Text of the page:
From the back cover:
In her early career, Kang Eun-Gyo marked nihilism as the departure of her poetic imagination. In response to the turmoil of the world and modern Korean history full of violence and violations of human rights, the poet struggled to build her poetry in a house of nothingness. With Bari’s Love Song, Kang Eun-Gyo echoes the voice of a sorceress, a female shaman who treats the sadness, suffering, loss, and pain of all people. From the private losses of the poet to the universal songs of losses and love, Bari’s Love Song portrays the modern history of Korea in the forms of songs and recollections of Bari, the princess from Korean folk literature who walked the land in search of hope.
Kang Eun-Gyo made her literary debut with the publication of Night of the Pilgrims, which earned her the 1968 New Writer Prize by the journal Sasanggye (World of Thoughts). Her most significant poetry collections are House of Nothingness, Diary of a Pauper, House of Noises, Red Rivers, Song of the Wind, and Letter in the Wall. Kang was also the recipient of the Korean Writers Prize and the Contemporary Literature Award.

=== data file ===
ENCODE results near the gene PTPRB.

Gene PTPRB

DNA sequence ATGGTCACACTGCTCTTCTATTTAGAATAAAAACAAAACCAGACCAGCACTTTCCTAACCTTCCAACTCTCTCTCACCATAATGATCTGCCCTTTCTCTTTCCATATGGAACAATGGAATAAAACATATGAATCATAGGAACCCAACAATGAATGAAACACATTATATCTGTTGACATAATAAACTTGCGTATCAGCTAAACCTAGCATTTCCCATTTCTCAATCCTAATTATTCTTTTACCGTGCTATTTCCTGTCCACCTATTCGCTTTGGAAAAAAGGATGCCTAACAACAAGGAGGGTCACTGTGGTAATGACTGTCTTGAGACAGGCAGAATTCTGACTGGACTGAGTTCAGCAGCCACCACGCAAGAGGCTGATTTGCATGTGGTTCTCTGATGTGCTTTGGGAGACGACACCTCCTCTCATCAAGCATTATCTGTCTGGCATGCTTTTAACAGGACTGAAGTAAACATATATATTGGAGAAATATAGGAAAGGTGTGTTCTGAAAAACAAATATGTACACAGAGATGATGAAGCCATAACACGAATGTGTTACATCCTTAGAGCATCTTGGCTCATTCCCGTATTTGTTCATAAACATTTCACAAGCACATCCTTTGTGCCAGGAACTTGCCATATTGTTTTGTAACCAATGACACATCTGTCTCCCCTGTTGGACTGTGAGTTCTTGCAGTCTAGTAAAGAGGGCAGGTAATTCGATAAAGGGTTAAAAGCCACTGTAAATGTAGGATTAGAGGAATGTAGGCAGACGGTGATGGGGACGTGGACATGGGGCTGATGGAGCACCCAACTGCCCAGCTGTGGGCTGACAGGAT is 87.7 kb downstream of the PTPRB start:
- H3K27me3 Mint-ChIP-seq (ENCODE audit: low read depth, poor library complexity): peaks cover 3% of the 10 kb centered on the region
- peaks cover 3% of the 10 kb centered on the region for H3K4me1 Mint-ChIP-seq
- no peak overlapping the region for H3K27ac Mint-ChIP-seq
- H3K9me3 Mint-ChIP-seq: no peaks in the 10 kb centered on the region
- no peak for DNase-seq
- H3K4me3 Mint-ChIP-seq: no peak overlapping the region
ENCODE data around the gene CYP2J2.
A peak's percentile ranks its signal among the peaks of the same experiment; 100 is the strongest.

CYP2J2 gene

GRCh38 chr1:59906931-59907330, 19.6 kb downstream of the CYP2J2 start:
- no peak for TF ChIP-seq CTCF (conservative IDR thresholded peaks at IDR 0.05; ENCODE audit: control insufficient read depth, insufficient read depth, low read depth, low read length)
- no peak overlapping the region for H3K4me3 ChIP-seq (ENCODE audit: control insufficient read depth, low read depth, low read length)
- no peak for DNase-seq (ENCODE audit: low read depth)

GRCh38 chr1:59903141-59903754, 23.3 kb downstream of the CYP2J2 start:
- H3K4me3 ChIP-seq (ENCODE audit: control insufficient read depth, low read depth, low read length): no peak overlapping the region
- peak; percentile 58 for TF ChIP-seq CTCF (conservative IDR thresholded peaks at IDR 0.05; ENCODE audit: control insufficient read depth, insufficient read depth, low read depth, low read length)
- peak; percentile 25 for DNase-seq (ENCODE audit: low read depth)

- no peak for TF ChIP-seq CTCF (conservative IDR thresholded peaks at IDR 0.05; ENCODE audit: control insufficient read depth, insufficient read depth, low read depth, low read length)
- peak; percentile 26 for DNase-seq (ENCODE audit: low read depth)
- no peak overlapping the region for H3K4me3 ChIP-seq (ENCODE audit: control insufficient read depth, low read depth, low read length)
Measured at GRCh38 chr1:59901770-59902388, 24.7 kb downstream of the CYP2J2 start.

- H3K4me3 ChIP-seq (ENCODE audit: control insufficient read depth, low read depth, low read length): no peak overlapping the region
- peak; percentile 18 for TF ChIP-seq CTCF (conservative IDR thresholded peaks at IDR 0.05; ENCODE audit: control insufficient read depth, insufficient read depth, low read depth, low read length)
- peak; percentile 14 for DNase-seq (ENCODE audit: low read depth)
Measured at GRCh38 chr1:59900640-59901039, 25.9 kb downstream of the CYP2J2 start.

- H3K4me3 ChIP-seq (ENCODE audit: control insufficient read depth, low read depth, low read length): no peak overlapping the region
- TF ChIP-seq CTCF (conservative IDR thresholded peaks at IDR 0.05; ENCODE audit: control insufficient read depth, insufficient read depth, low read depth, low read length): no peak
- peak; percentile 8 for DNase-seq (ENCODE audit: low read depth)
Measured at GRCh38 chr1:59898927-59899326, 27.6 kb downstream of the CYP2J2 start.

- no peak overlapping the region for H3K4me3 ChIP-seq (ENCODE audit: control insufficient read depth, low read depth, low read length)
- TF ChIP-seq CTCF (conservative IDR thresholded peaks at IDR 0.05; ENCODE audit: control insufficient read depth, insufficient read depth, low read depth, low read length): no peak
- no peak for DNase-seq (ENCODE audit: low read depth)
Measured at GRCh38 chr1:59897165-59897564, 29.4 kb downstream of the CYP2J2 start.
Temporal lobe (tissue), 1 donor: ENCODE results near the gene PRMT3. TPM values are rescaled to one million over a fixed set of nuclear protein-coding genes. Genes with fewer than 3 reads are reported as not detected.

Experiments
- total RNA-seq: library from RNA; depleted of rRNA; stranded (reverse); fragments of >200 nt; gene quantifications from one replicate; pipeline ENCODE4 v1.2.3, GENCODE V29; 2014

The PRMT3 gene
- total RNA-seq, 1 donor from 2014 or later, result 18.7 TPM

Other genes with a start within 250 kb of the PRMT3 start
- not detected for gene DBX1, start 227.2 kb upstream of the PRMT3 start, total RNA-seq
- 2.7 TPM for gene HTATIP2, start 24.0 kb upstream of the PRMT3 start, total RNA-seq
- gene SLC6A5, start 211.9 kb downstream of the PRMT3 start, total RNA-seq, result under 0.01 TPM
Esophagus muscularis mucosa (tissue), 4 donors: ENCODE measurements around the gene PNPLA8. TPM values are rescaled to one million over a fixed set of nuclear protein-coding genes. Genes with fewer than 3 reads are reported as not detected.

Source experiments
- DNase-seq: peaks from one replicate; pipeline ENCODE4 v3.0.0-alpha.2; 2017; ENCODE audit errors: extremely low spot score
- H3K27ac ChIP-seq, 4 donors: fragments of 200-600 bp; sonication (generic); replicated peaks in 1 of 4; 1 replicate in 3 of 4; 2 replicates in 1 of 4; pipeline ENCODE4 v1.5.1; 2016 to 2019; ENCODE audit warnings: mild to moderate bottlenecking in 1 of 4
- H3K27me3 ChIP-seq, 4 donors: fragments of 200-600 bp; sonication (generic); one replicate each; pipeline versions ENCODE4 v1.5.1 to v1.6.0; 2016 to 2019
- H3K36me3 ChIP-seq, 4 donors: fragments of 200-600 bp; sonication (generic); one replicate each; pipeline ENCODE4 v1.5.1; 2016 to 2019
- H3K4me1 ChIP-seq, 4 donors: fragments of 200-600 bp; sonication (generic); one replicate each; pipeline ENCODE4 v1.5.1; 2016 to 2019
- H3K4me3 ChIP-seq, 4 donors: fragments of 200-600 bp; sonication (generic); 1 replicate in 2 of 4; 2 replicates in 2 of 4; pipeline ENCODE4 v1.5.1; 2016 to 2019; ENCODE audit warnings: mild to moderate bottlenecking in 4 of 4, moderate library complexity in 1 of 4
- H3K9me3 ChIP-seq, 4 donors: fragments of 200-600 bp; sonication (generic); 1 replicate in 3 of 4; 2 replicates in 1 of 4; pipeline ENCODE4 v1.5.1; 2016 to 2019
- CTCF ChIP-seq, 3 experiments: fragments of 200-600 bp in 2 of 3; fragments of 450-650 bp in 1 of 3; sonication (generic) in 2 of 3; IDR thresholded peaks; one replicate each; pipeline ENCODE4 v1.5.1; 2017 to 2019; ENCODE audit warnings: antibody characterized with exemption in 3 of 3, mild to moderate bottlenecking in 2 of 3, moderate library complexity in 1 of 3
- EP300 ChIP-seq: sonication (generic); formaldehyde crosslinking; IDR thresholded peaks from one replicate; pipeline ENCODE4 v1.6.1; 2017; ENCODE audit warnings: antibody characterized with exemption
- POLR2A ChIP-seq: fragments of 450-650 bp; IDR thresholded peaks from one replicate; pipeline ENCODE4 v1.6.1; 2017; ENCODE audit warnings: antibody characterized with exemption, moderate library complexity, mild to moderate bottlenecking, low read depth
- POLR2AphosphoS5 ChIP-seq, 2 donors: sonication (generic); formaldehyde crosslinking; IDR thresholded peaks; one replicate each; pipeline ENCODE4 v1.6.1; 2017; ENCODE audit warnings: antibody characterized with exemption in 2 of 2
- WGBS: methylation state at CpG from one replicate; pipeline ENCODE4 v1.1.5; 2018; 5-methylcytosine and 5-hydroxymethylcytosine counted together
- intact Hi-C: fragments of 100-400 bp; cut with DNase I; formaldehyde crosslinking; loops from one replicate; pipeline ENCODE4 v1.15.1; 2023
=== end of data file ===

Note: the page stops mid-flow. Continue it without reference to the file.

Chung Eun-Gwi is Professor in the Department of English Literature at Hankuk University of Foreign Studies, Seoul. Her publications include Ah, Mouthless Things (2017), Fifteen Seconds without Sorrow (2016), The Colors of Dawn: Twentieth Century Korean Poetry (2016), and When the Wind Blows (2019) Her articles and translations have appeared in a wide variety of journals.
This book is published with the support of the Literature Translation Institute of Korea (LTI Korea)